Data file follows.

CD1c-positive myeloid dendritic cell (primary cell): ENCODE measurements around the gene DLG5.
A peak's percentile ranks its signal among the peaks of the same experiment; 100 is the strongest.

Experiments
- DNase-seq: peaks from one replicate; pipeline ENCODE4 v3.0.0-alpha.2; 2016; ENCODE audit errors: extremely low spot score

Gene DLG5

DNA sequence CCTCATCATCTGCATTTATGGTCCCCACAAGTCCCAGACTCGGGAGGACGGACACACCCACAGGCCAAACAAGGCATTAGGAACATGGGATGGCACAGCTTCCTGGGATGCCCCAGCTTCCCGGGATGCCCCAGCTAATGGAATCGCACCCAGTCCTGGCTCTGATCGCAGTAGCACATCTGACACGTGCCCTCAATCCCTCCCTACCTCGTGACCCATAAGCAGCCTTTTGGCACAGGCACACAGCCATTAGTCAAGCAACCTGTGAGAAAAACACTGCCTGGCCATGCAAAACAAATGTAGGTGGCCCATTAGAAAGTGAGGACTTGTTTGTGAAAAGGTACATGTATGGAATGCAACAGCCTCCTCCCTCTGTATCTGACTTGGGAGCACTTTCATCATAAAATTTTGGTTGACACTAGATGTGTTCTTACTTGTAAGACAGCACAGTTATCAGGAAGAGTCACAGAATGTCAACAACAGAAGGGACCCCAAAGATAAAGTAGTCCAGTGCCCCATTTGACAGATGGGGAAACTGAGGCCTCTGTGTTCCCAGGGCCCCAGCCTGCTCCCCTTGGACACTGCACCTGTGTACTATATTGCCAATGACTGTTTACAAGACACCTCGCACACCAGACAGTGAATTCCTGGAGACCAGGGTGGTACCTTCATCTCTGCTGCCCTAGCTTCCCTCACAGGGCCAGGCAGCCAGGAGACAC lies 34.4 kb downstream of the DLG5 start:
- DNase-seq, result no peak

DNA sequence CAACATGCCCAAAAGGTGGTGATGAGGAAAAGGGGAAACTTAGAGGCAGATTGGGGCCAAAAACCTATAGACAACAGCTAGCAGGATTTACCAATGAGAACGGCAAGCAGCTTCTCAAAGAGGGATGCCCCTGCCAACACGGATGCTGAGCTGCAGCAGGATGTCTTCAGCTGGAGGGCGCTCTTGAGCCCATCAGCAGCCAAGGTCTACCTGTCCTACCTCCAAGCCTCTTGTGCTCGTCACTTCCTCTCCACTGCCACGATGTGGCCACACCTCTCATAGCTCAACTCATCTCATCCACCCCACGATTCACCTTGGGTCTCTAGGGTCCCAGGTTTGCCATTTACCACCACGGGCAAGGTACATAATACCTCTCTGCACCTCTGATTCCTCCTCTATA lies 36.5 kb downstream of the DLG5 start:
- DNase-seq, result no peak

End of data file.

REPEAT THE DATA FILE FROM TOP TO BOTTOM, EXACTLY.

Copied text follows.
CD1c-positive myeloid dendritic cell (primary cell): ENCODE measurements around the gene DLG5.
A peak's percentile ranks its signal among the peaks of the same experiment; 100 is the strongest.

Experiments
- DNase-seq: peaks from one replicate; pipeline ENCODE4 v3.0.0-alpha.2; 2016; ENCODE audit errors: extremely low spot score

Gene DLG5

DNA sequence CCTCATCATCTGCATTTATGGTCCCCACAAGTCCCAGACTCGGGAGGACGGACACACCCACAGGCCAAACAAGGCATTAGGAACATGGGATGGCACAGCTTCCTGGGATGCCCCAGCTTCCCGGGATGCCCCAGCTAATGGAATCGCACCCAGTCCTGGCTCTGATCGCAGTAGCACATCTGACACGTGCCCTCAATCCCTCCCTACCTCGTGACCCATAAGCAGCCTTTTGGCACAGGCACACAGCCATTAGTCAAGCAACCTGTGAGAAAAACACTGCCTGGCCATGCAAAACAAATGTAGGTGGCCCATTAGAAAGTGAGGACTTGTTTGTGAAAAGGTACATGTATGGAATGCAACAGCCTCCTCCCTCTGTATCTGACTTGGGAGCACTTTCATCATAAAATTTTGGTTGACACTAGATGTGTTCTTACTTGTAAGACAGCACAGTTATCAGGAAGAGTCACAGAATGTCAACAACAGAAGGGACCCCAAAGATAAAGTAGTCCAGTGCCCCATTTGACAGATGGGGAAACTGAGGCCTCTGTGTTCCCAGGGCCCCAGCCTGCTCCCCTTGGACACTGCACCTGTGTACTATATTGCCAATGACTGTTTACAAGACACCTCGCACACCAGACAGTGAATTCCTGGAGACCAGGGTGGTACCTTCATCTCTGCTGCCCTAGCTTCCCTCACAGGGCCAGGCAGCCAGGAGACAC lies 34.4 kb downstream of the DLG5 start:
- DNase-seq, result no peak

DNA sequence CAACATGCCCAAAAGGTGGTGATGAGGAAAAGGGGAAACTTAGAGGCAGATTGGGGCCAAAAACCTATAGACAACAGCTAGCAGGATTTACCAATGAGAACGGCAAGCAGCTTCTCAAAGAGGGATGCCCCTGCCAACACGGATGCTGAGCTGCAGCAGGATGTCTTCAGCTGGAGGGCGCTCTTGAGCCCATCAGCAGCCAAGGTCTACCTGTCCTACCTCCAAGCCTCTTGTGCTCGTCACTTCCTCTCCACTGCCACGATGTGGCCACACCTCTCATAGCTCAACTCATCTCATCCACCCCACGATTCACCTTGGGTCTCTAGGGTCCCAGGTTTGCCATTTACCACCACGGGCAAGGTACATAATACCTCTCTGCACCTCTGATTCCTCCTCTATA lies 36.5 kb downstream of the DLG5 start:
- DNase-seq, result no peak